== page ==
Content.- Small sample properties of robust analyses of linear models based on R-estimates: A survey.- Regression diagnostics for rank-based methods II.- Robust multivariate spectral analysis of the EEG.- Configural polysampling.- Robustness to unequal scale and other departures from the classical linear model.- Unmasking multivariate outliers and leverage points by means of BMDP3R.- Glimpse: An assessor of GLM misspecification.- Regression quantile diagnostics for multiple outliers.- Robust testing of functionals.- Robustness of the p-subset algorithm for regression with high breakdown point.- Robust distances: Simulations and cutoff values.- Diagnostics for regression-ARMA time series.- General approaches to stepwise identification of unusual values in data analysis.- Research directions in robust statistics.- Comparisons between first order and second order approximations in regression diagnostics.- Consumer datesware.- Graphical displays for alternate regression fits.- Some issues in the robust estimation of multivariate location and scatter.- Adaptive efficient weighted least squares with dependent observations.- A procedure for robust estimation and inference in linear regression.- Author index.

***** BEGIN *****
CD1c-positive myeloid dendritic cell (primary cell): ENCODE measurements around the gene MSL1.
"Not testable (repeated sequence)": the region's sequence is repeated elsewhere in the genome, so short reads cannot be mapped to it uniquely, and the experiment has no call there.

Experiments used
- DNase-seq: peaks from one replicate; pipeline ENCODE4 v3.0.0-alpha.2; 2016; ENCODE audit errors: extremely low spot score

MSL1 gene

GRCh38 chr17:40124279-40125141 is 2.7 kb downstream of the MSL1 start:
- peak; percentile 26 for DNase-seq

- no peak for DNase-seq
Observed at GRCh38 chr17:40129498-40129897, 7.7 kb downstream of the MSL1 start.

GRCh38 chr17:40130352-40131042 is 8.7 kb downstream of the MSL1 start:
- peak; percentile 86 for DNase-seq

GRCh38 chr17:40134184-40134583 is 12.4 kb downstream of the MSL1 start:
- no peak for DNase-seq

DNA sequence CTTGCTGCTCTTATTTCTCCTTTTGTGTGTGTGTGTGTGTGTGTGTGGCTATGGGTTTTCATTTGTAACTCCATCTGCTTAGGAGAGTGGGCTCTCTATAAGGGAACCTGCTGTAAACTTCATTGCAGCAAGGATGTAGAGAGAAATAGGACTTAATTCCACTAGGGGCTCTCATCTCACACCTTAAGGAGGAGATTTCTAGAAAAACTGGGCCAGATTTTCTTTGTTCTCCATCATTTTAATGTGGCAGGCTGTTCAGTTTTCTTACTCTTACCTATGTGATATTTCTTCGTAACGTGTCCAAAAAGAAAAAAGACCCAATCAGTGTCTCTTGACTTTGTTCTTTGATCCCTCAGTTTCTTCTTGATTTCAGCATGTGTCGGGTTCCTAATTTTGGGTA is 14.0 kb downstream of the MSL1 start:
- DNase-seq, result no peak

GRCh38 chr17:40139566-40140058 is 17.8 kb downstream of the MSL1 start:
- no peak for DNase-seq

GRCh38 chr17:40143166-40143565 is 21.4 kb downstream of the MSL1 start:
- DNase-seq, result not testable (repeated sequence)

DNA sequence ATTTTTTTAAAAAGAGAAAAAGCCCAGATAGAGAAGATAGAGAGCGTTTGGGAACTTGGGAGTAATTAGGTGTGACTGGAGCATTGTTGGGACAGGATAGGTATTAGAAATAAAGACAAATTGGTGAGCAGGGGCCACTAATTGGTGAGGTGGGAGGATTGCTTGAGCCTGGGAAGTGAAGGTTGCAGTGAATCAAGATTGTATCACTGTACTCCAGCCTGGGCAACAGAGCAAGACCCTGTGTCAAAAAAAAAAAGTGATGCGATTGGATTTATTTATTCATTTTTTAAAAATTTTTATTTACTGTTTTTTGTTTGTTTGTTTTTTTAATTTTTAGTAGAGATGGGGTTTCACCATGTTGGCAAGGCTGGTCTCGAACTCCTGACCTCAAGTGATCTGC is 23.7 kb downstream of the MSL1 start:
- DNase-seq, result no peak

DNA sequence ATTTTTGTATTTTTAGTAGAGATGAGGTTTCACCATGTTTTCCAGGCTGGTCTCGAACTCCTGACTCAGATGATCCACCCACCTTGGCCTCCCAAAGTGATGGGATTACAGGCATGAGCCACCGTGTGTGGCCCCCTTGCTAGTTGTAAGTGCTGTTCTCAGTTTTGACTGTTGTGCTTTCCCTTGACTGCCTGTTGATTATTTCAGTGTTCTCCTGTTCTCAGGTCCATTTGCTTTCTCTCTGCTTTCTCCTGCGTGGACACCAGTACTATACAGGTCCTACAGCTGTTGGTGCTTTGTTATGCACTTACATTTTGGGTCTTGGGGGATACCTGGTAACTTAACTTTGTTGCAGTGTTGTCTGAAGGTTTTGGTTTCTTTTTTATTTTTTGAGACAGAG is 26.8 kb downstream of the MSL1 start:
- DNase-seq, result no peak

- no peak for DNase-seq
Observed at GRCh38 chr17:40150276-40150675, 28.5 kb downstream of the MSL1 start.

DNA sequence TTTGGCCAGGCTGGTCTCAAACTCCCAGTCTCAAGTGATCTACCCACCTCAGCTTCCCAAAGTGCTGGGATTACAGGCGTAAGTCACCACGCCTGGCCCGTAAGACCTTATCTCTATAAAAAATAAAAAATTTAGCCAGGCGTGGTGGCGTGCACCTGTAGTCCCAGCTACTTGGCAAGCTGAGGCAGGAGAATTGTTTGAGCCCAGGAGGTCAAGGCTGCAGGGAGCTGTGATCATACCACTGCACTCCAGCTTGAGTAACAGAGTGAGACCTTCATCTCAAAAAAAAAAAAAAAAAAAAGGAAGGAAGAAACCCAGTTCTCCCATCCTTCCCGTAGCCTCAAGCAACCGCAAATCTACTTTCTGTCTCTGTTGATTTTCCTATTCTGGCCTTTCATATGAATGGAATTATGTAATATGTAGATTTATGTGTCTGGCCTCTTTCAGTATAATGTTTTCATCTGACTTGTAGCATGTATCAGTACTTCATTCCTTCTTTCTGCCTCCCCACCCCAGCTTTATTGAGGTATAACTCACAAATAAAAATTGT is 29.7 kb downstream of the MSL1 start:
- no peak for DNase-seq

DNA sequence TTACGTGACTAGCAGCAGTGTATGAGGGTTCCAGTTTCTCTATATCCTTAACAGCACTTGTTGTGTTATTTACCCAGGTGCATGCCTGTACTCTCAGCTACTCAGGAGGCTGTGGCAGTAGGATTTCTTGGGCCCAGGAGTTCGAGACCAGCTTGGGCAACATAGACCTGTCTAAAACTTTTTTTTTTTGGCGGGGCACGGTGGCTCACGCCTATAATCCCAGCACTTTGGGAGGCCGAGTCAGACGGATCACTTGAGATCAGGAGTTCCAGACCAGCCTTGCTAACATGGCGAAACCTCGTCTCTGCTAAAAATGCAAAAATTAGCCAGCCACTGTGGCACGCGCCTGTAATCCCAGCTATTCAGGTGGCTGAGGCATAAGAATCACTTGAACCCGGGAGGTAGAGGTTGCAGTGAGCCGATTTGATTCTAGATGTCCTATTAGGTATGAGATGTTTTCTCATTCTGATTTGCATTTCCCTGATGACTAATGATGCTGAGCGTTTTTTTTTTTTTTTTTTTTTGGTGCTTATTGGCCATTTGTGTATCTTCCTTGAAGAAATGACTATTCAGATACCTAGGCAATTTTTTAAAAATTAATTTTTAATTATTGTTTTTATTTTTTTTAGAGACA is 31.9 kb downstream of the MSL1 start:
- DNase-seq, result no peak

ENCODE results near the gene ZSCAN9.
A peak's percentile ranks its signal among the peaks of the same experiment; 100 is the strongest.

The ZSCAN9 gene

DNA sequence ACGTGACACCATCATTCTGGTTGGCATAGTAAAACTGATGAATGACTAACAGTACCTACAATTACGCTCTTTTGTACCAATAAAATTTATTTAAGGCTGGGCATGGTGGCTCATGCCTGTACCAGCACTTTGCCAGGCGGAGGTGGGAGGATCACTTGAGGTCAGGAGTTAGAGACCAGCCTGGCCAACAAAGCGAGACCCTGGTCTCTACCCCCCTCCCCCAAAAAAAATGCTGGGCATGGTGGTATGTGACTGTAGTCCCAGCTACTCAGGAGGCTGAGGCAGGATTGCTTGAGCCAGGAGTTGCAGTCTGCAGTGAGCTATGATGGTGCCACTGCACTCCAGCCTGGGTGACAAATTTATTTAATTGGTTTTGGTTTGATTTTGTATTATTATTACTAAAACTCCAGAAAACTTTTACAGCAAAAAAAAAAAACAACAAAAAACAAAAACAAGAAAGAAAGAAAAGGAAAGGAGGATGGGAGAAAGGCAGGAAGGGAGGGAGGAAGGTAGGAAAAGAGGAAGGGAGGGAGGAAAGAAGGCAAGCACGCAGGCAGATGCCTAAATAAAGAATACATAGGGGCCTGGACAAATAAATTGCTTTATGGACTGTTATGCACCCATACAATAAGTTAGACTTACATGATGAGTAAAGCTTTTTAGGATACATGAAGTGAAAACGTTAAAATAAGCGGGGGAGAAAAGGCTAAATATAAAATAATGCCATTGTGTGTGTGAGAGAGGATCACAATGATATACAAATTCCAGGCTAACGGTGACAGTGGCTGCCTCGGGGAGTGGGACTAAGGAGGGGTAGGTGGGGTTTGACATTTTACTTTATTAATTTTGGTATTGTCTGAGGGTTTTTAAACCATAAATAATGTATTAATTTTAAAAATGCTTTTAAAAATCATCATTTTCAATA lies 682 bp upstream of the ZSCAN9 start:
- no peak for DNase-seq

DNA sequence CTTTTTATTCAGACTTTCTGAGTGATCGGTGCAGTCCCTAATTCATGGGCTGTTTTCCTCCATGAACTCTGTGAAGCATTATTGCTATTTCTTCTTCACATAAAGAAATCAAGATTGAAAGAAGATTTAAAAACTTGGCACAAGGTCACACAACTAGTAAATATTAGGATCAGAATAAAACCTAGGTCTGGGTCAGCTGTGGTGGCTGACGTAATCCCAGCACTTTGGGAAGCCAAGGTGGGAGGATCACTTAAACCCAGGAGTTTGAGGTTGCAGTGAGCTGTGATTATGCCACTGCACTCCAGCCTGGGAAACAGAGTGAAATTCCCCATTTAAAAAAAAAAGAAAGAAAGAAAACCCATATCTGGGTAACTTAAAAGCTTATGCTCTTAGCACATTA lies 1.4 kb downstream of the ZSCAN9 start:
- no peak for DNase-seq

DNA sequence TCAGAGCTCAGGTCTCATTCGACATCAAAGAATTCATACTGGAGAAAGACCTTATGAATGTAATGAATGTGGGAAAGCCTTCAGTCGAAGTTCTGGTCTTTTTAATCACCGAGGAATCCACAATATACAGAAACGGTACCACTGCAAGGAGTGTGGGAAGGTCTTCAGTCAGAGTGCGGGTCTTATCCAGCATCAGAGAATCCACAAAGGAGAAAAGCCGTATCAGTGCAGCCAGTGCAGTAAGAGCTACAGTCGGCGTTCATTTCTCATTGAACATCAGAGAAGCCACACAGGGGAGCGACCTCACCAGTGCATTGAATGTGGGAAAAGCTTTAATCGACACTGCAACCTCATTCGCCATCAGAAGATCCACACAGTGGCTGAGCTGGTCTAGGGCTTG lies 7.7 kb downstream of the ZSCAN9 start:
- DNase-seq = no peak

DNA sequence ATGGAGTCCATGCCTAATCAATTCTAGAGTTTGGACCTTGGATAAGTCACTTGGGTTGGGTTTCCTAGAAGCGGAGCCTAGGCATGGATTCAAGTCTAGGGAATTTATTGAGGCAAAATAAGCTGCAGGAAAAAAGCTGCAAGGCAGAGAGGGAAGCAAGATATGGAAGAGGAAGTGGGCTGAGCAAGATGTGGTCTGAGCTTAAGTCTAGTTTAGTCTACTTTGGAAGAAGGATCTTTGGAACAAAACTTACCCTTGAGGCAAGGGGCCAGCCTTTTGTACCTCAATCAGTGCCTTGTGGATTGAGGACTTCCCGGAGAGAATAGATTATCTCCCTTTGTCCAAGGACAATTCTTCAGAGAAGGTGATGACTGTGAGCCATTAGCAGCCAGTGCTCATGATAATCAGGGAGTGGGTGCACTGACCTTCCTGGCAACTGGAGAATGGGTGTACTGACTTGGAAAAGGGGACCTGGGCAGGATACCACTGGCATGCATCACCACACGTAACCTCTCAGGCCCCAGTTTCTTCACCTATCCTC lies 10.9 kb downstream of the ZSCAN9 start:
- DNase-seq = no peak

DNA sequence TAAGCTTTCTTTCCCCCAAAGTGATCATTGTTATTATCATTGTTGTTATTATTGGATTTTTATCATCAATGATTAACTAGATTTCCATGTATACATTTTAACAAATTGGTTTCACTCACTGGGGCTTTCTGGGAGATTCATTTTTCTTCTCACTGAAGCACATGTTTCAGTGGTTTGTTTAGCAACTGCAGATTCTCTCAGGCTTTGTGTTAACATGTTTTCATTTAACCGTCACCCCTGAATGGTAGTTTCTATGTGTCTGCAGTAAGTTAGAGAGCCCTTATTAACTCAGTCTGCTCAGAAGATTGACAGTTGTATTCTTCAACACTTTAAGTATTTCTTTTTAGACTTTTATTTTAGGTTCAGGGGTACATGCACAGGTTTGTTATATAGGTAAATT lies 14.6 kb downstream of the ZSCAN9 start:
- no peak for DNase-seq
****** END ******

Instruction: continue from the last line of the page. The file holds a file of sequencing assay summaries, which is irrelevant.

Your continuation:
This IMA Volume in Mathematics and its Applications DIRECTIONS IN ROBUST STATISTICS AND DIAGNOSTICS is based on the proceedings of the first four weeks of the six week IMA 1989 summer program "Robustness, Diagnostics, Computing and Graphics in Statistics". An important objective of the organizers was to draw a broad set of statisticians working in robustness or diagnostics into collaboration on the challenging problems in these areas, particularly on the interface between them. We thank the organizers of the robustness and diagnostics program Noel Cressie, Thomas P. Hettmansperger, Peter J. Huber, R. Douglas Martin, and especially Werner Stahel and Sanford Weisberg who edited the proceedings. A vner Friedman Willard Miller, Jr. PREFACE Central themes of all statistics are estimation, prediction, and making decisions under uncertainty. A standard approach to these goals is through parametric mod elling. Parametric models can give a problem sufficient structure to allow standard, well understood paradigms to be applied to make the required inferences. If, how ever, the parametric model is not completely correct, then the standard inferential methods may not give reasonable answers. In the last quarter century, particularly with the advent of readily available computing, more attention has been paid to the problem of inference when the parametric model used is not correctly specified.
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